Monday, February 25, 2008

Turn it up!

The latest issue of the Journal of Speech and Language Hearing Research has an article on the loudness of on-stage loudspeakers (monitors) used by musicians to hear themselves. Jeremy Federman and Todd Ricketts had professional singers adjust two types of monitors to two loudness levels. The two types of monitors were floor speakers and in-ear buds, the two levels were minimum acceptable listening level (MALL) and preferred listening levels (PLL). You can imagine this, having your stereo at the softest possible level that you can still hear, but won't disturb your spouse, that is a MALL. But when you crank it up so you can really hear it, that is a PLL. PLLs and MALLs were set by each musician listening to their own voice. Other musical sources and crowd noise simulations were set at different levels by the scientists.

The graph at top shows that in-ear buds were set consistently at lower levels than floor monitors, about .6 dB, except the left-most condition The different sets of bars show different ratios of Overall Music Level (OML) and Crowd Noise (CN), so the outlier is when the overall music level was lowest (92 dB) and there was no crowd noise. But ANOVAs revealed a significant difference between monitor types overall, with no significant effect of the overall loudness or trial condition.

The authors have a good caution though:
Although a statistically significant result was observed between the two monitor types for PLL, the actual mean difference of ~0.6 dB (see mean data in Figure 2) could be regarded as nonsignificant in a real-world consideration of noise exposure recommendations. For this study, a 3 dB or greater difference in listening levels between monitor types (i.e., NIOSH time-weighted average) would have been considered functionally significant (as opposed to statistically significant) because such a result would potentially double allowable real-world exposure time based on NIOSH recommendations. The statistical significance of the findings is related to the large number of samples involved in statistical analysis.

It is refreshing to see a study that admits the different between statistical significance and actionable significance. A serious result from this study is the average dB of MALLs: 109.0 dB for floor monitors and 103.2 dB for in-ear buds. OSHA safety regulations would allow exposure to 105 dB for 1 hour each day before serious damage might occur to hearing. Most amplified shows last considerably longer than one hour, especially when pre-show soundchecks are included. So to you amplified musicians out there, invest in a good pair of sound-attenuating in-ear monitors and work with a hearing expert to get them fitted well. That can double or quadruple the amount of time you can safely listen to yourself play!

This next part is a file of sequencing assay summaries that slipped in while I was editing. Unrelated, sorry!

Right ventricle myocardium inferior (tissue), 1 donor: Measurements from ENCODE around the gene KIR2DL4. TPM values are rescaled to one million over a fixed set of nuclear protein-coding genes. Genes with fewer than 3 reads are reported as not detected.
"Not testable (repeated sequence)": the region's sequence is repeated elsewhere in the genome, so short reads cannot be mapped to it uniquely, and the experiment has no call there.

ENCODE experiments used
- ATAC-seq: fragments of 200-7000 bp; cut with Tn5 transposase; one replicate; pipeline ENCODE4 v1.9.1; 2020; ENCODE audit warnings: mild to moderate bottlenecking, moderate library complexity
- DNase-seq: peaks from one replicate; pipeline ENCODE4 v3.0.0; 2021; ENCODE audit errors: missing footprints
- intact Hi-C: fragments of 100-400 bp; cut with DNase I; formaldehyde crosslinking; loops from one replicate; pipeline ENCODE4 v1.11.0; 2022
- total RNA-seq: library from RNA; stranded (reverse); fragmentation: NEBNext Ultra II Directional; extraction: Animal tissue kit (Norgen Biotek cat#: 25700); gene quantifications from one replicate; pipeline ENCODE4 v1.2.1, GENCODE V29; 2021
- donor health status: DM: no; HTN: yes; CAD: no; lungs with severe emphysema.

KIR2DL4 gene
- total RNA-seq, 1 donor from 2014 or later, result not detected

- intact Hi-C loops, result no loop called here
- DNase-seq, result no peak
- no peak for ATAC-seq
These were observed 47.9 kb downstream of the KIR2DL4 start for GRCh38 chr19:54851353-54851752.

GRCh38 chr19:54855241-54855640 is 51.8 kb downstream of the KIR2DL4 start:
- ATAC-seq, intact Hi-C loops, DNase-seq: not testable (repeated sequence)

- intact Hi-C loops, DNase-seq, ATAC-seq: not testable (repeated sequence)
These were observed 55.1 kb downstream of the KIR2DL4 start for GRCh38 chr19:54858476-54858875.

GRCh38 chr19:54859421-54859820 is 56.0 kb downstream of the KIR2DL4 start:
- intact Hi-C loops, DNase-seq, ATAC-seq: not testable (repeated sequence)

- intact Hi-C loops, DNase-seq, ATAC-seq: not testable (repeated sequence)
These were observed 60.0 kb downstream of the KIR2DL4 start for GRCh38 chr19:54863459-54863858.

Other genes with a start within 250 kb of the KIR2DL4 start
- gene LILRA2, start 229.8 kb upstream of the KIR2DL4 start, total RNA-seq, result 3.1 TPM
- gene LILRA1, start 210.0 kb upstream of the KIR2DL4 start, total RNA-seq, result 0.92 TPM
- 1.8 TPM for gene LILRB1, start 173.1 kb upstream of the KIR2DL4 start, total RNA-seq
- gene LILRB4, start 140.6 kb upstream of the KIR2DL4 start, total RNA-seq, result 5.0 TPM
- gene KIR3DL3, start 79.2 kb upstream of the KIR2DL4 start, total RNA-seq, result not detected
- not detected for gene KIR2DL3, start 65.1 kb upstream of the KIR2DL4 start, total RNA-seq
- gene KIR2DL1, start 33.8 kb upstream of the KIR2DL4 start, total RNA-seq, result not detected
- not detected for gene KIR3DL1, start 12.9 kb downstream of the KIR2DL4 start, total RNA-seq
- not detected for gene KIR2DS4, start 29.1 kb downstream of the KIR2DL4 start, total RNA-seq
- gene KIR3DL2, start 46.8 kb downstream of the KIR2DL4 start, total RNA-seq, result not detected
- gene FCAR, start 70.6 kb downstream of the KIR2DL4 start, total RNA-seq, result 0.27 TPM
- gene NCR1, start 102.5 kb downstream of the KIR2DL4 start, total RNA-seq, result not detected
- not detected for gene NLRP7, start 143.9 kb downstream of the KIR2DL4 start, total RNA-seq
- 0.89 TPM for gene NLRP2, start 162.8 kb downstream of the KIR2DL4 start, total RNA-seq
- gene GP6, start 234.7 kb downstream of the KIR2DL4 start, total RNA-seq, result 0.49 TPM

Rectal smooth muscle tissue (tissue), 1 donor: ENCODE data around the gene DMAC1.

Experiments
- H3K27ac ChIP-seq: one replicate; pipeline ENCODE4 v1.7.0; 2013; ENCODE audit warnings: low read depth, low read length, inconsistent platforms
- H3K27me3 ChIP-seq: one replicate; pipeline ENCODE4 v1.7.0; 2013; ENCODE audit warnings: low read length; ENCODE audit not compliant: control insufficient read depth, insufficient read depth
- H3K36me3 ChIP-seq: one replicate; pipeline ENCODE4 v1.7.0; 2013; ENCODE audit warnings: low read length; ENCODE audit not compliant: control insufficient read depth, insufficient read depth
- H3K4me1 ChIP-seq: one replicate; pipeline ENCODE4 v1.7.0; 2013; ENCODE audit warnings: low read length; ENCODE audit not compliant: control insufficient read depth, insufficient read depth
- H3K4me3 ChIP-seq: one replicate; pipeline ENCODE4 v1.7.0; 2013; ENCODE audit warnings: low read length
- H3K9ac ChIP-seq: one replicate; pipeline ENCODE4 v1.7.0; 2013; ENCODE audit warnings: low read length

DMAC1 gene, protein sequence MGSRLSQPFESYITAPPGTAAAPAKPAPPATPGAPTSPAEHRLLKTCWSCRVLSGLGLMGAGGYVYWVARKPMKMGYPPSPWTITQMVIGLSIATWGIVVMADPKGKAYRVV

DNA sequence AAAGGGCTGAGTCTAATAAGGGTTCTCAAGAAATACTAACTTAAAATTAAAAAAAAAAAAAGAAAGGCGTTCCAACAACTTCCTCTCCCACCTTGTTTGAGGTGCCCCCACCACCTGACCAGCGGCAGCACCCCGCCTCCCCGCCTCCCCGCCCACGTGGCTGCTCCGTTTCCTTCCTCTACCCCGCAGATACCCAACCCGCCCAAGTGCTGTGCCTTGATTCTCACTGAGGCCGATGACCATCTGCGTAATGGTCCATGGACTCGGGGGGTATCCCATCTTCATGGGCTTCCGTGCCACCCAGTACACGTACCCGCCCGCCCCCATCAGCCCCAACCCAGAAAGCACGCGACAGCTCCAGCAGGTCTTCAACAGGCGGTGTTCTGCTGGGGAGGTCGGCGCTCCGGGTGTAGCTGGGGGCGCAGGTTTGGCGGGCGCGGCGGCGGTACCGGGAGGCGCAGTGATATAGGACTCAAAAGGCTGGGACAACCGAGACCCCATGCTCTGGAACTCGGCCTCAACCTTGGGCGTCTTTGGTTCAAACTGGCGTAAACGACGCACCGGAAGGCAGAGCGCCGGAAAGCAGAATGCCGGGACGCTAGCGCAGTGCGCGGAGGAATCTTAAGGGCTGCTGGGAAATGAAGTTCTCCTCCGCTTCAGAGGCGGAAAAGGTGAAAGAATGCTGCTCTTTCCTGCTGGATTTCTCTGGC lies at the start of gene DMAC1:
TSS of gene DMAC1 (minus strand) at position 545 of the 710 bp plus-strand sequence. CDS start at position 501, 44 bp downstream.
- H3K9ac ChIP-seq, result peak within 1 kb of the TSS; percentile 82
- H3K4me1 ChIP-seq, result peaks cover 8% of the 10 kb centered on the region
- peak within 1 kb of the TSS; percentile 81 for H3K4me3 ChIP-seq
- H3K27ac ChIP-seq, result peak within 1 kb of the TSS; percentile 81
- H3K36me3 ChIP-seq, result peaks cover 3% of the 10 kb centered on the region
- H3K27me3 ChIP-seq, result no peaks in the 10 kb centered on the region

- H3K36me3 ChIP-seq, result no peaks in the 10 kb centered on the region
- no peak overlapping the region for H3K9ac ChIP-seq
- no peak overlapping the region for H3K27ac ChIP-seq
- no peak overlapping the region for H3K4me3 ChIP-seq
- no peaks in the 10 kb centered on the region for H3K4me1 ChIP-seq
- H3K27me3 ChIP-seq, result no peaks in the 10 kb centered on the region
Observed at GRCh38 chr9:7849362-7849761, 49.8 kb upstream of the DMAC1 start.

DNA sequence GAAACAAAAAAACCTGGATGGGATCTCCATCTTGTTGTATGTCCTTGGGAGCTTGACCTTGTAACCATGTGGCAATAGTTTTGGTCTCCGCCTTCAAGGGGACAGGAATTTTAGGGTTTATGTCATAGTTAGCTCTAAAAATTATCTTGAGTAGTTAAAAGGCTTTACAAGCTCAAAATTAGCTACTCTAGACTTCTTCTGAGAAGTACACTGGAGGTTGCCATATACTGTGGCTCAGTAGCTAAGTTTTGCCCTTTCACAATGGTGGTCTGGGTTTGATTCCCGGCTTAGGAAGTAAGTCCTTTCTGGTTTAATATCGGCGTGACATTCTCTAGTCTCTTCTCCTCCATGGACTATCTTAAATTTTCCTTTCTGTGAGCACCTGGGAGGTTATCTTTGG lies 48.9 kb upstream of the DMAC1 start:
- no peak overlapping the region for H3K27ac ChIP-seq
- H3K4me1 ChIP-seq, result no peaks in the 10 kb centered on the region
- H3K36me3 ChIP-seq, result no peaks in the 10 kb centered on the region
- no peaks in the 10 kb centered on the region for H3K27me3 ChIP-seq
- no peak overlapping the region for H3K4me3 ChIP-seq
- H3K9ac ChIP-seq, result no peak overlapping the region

Update: Daniel Wolf shows that classical musicians are also in danger. I had a trumpet teacher who always carried sets of ear plugs in his case, which he would hand out to the violists or 2nd violinists sitting in front of him.

J. Federman and T. Ricketts, "Preferred and Minimum Acceptable Listening Levels for Musicians While Using Floor and In-Ear Monitors," Journal of Speech, Language, and Hearing Research, Vol 51 (Feb. 2008), 147-159.


Harlan said...

For vocalists and brass musicians, any idea if anyone's ever studied the "effective sound level" of one's own instrument while wearing earplugs? I've had gigs where headphones and earplugs were both necessary at times (playing horn for the musical "Tommy"), and I become much louder in my own mix when wearing the latter.

In fact, I'd expect that in order to achieve a useful sound level, you'd have to turn others up much higher in this situation.

Scott said...

I know that bone conduction is a major element of hearing one's own voice or brass instrument. So when you plug your ears from any ambient air pressure conduction, the recorded mix will be added to your bone conducted performance, making you appear louder than anyone else. I don't recall how many dB bone conduction can contribute, though.

Harlan said...

Yeah, completely understood; I realize that's how the brass player would be hotter in the resultant mix. Wonder how you'd measure, though, how many dB this'd be? By comparison with external reference source?

Wonder if anyone's ever tried to do the noise-cancellation thing for something like this, generate the opposite sounds and what-not to cancel something like this out.

Anonymous said...

Prof Speigelberg, i work in live sound reinforcement for a living out here in the east, mainly concentrating on being a monitor engineer. Recently, i did a concert with The Trampps (of disco inferno fame) and, man, did they need in-ears. We try and convince the older groups the most that if they're going to be playing and touring, by some in-ears for pete's sake! i had the onstage monitors cranked so hot that i was constantly buzzing around keeping the dreaded ring from going out of control (at one point i had 6 different frequencies ringing in 6 different monitors in a sounded cool, really cool, but, um, yeah, not supposed to happen!). The keyboard player's channel was actually opened up all the way, i couldn't put another decibel through it, and after the first set he came over and asked for me.

In ears are a magical thing. If you're a group using sound reinforcement in any large setting they're a must in my book. and monitor engineers beware those stacks. i suffered minor high end hearing loss for 3 days after the tramps concert because i had to sit next to the stacks. i had "sound canceling ear buds" in for my mixing and it didn't save me.

-John Chittum-